Kalopsidiotou: Bearing in mind the situation as it has developed and given the responsibility of the Turkish side, which now essentially demands a two-state solution and proceeds to more and more new divisionist faits accomplis, we must indeed reflect on what we need to do towards the resumption of meaningful negotiations. Since 2020 AKEL has persistently been submitting specific proposals based on four pillars, regarding what the Greek Cypriot leadership shall do. The reaffirmation of BBF with political equality is a sine qua non. As much as the consistent acceptance of the Guterres Framework and the convergences achieved by the end of the 2017 Conference, including convergences on the effective participation of the Turkish Cypriots in the federal organs and decision-making procedures.  Thirdly, we must adopt a comprehensive positive agenda, including beyond the EU-Turkish relations the proliferation of energy that remains utterly relevant and could prove an important motive for Turkey. And finally, we shall not ignore the positive results from the adoption and implementation of CBMs addressing long-standing problems of the Turkish Cypriots and creating a culture of cooperation.

Today, Turkish Cypriots are facing many challenges such as socio-economic situation, the policies of cultural and economic assimilation as well as the wider dependence on Turkey, deepen the multiple problems of the Turkish Cypriot community. We cannot turn a blind eye on the realities on the ground.

What are your thoughts on migration in Cyprus?

Kalopsidiotou: The increase in refugee and migrant flows is a reality. Throughout the history of mankind, insecurity, poverty, and climate change have led people to seek prospects for survival and better living conditions. Something similar is happening nowadays. With one difference: humanity, having experienced the catastrophic consequences of imperialist wars as a tool for imposing interests, obscurantism of ideologies of superiority over others, proceeded to regulate international relations and recognized the universality of human rights. The perseverance of a piecemeal approach and of pre-emption policies, which often step at the margins of international legality, is unacceptable. On the contrary, we must not compromise with the devastating conditions causing people to flee from their home countries and at the same time provide for better reception conditions, faster and lawful examination procedures, adopt results-oriented policies of integration, and strongly require the replacement of the Dublin system with real EU solidarity policies.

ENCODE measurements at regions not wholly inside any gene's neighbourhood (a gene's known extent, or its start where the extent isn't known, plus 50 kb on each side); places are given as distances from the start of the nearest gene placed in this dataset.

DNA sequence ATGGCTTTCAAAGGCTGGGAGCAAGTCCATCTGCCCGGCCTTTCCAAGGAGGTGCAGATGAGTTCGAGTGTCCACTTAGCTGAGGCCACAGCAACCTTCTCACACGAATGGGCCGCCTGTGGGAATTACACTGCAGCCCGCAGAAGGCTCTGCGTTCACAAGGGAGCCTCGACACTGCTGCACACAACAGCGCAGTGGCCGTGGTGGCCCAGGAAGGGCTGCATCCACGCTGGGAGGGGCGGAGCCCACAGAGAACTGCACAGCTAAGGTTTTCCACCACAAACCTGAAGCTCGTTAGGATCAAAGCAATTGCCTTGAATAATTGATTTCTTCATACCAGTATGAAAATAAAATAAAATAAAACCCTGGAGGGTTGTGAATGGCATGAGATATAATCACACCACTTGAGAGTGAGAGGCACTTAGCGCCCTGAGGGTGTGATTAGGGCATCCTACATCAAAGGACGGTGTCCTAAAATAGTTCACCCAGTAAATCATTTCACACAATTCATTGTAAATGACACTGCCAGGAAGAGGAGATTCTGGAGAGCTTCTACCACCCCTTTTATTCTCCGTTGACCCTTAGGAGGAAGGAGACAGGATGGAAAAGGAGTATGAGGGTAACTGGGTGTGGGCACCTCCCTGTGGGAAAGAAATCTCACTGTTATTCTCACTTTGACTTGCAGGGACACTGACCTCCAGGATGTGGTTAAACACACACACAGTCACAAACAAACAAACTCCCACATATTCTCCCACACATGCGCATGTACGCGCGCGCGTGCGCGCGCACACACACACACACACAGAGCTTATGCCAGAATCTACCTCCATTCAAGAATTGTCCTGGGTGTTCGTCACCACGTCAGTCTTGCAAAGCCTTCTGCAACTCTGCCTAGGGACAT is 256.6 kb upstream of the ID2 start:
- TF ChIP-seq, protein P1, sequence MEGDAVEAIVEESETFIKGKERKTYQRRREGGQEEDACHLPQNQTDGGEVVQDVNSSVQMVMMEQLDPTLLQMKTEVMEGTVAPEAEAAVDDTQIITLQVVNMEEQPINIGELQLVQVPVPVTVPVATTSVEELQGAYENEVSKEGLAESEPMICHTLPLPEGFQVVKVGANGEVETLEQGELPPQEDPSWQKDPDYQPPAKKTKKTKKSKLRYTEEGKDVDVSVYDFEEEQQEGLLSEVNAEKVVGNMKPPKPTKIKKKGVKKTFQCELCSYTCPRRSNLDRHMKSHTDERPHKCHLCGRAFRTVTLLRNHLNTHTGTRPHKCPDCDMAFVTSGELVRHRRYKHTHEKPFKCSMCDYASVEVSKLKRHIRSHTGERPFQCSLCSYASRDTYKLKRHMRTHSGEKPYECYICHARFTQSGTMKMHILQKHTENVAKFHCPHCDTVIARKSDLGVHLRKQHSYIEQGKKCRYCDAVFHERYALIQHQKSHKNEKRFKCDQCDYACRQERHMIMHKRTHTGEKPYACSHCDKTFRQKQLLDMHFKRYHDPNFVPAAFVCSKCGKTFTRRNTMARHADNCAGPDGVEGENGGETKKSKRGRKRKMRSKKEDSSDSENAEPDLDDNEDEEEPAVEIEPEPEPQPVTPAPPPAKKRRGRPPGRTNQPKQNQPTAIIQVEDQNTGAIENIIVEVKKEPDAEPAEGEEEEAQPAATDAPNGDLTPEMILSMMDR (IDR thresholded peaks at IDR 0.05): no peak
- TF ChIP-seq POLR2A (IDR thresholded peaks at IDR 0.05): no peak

What is your opinion on LGBTI issues and more specifically on the marriage between homosexuals and the adoption of kids?

Kalopsidiotou: As a party, through our congress decisions we have included in our priorities the end of discriminations suffered by LGBTQI+ people. This is reflected in various legislative initiatives that we have undertaken at the House of Representatives, such as the right to political union and the criminalisation of the so-called ‘conversion therapies. We have a firm supportive position against discrimination in relation to adoption and IVF, which are at the core of the right to create a family. And we equally recognise the rightful demand of the LGBTQI+ community regarding civil marriage, both internationally and in Cyprus.

Should you be elected to the European Parliament, what will you prioritise to do as a representative of Cyprus?

Kalopsidiotou: Unquestionably, the Cyprus problem will remain of pivotal significance. Our national problem is the compass that guides our actions, both in Cyprus and in Europe. Other than that, as a force for assertion AKEL and the Left in the European Parliament will continue to put high on our agenda a more social Europe, with an expansion of labour rights, the effective implementation of policies and legislation promoting gender equality, ensuring protection from all forms of discrimination on the basis of origin, beliefs and sexual orientation and last but not least, the application of policies that will reorient EU’s foreign policy on the basis of international law, to the benefit of the peoples of Europe and not of a cynical directorate of Eurocrats.

Voice Cyprus News 2024